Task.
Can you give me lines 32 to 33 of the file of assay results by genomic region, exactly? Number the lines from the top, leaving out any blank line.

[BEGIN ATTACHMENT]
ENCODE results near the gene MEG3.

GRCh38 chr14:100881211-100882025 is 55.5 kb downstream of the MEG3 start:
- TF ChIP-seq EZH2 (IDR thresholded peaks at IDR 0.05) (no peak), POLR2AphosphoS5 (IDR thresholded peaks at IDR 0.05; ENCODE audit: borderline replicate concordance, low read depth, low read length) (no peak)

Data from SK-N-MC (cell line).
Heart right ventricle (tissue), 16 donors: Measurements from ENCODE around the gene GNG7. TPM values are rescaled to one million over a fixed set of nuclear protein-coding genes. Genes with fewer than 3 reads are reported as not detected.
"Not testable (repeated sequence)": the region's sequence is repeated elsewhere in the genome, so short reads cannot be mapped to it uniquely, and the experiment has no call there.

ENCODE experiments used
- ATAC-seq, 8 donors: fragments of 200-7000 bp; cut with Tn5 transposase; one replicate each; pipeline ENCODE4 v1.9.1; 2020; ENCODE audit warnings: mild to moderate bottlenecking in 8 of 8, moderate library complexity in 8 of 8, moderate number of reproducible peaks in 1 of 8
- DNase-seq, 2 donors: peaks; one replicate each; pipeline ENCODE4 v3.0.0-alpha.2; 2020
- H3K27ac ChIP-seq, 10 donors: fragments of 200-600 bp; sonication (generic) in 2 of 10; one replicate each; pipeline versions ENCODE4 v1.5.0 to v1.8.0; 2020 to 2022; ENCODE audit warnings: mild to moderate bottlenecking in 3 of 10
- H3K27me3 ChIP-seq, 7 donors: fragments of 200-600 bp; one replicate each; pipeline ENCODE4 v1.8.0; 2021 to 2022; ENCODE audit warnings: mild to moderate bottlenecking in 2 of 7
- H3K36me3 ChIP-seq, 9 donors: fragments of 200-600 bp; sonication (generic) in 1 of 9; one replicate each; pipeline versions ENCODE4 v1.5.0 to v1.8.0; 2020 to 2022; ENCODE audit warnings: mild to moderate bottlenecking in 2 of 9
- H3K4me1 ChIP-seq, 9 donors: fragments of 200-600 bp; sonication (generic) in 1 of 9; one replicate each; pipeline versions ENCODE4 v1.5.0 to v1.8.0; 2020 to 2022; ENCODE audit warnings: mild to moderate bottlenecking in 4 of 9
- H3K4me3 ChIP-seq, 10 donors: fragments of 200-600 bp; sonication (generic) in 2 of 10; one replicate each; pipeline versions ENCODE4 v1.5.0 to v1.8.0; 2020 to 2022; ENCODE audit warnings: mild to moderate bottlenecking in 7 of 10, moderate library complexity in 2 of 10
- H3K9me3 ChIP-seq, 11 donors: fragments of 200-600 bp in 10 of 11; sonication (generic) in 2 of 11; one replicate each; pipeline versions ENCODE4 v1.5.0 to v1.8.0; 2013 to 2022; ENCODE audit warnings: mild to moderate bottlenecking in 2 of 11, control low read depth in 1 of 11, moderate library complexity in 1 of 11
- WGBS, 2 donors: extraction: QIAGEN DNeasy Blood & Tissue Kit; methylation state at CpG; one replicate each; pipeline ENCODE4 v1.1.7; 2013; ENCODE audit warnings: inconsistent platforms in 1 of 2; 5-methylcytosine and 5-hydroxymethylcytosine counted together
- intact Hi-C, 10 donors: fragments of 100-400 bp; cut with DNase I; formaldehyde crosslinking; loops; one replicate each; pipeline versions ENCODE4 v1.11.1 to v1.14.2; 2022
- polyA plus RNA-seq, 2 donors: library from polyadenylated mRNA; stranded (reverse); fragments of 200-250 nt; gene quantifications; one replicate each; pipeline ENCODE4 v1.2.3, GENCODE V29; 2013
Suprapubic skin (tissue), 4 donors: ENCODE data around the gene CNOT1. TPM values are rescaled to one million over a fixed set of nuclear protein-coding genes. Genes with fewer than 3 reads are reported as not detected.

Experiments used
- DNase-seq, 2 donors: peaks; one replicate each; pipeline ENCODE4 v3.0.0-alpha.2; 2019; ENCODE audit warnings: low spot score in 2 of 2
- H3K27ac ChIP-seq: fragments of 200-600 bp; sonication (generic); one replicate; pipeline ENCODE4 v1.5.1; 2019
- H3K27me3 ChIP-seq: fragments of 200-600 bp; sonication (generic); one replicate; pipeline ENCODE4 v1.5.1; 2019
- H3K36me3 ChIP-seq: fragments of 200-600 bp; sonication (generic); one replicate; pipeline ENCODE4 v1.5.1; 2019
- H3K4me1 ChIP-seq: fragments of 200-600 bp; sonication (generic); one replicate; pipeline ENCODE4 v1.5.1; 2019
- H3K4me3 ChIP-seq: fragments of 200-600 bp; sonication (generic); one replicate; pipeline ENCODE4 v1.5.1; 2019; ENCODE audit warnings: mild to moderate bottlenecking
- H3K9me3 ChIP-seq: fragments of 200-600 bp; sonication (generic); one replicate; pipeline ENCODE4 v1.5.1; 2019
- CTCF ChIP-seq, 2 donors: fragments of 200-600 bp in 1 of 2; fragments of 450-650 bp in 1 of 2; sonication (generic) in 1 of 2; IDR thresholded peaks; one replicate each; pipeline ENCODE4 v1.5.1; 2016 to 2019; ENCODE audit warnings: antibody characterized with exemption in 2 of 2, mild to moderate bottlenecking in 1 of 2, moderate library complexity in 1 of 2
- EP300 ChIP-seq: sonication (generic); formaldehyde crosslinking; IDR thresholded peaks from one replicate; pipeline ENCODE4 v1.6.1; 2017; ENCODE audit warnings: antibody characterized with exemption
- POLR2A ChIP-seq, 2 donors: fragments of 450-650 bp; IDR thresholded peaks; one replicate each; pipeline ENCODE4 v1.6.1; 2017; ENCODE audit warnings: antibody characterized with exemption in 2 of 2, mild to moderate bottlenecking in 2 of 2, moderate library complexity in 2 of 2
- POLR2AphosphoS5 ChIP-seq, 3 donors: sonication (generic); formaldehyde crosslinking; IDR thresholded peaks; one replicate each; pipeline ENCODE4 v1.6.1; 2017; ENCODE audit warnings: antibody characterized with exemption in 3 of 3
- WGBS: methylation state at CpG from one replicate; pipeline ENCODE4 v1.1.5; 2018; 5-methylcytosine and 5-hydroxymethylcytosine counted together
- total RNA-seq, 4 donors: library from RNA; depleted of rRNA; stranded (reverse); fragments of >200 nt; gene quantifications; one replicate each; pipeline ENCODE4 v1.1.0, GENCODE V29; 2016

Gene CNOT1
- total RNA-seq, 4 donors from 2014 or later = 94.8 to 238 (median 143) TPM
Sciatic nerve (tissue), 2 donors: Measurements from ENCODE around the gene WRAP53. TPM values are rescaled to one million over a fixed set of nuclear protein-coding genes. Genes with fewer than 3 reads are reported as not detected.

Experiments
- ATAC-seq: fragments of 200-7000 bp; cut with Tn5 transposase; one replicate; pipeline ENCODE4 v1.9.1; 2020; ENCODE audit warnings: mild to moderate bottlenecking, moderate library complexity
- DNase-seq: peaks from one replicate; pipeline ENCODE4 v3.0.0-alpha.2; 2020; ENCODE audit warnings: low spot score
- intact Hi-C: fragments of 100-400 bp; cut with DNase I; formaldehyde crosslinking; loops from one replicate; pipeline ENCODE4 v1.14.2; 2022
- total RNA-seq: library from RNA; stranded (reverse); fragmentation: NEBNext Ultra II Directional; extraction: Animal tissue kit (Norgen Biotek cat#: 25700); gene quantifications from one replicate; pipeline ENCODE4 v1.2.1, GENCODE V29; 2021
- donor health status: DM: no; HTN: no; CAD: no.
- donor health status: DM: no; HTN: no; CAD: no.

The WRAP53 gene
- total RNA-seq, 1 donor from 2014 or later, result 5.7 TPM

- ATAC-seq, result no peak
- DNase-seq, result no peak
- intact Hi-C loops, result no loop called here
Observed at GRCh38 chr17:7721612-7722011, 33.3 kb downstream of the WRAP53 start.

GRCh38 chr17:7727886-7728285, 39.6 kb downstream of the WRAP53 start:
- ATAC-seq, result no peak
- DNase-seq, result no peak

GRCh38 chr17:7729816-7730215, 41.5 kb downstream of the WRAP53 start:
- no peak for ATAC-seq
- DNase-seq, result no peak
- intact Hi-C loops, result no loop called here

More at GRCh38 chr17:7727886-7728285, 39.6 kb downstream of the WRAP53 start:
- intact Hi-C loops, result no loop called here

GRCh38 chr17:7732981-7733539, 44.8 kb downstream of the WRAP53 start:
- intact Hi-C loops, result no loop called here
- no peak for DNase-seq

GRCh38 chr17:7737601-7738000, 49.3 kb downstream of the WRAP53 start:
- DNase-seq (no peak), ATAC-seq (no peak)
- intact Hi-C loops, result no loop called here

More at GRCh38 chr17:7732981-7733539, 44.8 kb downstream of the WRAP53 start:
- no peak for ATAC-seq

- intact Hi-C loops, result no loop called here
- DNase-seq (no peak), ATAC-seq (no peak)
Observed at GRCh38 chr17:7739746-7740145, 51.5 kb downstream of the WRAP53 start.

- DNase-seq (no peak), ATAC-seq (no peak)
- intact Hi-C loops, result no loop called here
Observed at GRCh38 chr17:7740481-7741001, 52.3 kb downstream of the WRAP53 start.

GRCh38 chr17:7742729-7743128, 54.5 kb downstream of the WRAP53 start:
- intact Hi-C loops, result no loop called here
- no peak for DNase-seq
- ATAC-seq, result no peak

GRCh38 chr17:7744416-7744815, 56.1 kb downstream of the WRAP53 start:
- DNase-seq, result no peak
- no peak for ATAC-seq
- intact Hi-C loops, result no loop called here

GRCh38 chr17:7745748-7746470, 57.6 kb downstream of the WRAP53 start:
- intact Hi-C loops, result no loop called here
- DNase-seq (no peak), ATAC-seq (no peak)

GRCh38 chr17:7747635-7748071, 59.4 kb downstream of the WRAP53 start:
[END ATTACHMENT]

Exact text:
- WGBS: methylation state at CpG from one replicate; pipeline ENCODE4 v1.1.5; 2018; 5-methylcytosine and 5-hydroxymethylcytosine counted together
- total RNA-seq, 4 donors: library from RNA; depleted of rRNA; stranded (reverse); fragments of >200 nt; gene quantifications; one replicate each; pipeline ENCODE4 v1.1.0, GENCODE V29; 2016